My OB Experience and Philosophy
* Although I do not attend homebirths, I support patients who choose this option and work with their midwives. I like a dark room for delivery but unfortunately, our labor rooms are not equipped for water births.
* I encourage birth plans which help patients organize their thoughts about delivery before labor starts. There are few things I object to for healthy patients, but ultimately its your decision and we cannot force any care on you that you do not desire.
* Doulas and labor coaches are allowed & encouraged and are thought to be of great benefit to patients, partners and nurses.
* IV access during labor is optional in normal labor, but is strongly encouraged when there are risk factors such as hypertension, bleeding, VBAC etc, in case emergency medications need to be administered. Healthy women should be able to drink and do not always need IV fluids, which may hinder their mobility.
* Continuous monitoring of normal, healthy women has not been shown to improve outcomes, as long as there is an initially reassuring fetal heart tracing. Intermittent monitoring is however recommended during labor.
* Rupture of membranes may become helpful or necessary during your labor, but also carries some risks. The decision as to whether and when to perform this procedure will involve a discussion between us at that time.
* Epidural anesthesia is optional and available at all times. Although relatively safe, it does likely increase the rate of C sections as they often hinder movement which facilitates fetal descent and may cause drops in blood pressure which may result in fetal distress. Some women experience severe headaches afterwards requiring and injection into the spinal column to stop the leaking of spinal fluid.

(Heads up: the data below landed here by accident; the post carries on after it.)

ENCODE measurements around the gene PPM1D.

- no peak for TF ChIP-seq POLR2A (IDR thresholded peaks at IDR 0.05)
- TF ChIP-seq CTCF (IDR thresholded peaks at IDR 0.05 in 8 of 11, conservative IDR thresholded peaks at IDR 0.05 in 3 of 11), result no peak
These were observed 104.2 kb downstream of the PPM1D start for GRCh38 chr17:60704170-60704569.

* I perform most vaginal deliveries on a standard labor and delivery bed, however there are exceptions and depend on maternal comfort and labor progress. We try to find the position that benefits the mother and baby the most.
* Episiotomy is a surgical incision made at the vaginal opening just before the baby’s head is delivered in order to speed up delivery in an emergency situation, such as a prolonged drop in the fetal heart rate. It is not performed routinely.
* I will clamp the umbilical cord after it stops pulsating, unless there is an emergency which requires moving the baby for resuscitation.
* Normal pregnancies progress thru 42 weeks. If it goes beyond this we will offer induction, or biweekly monitoring due to somewhat higher risks. Some studies also suggest that there may be a decreased risk of C section if inductions are done after 41 wks, so this option will be offered.
* Compared to the national average, I have a very low c-section rate. However, a c-section may become necessary at any time during labor due to maternal or fetal concerns.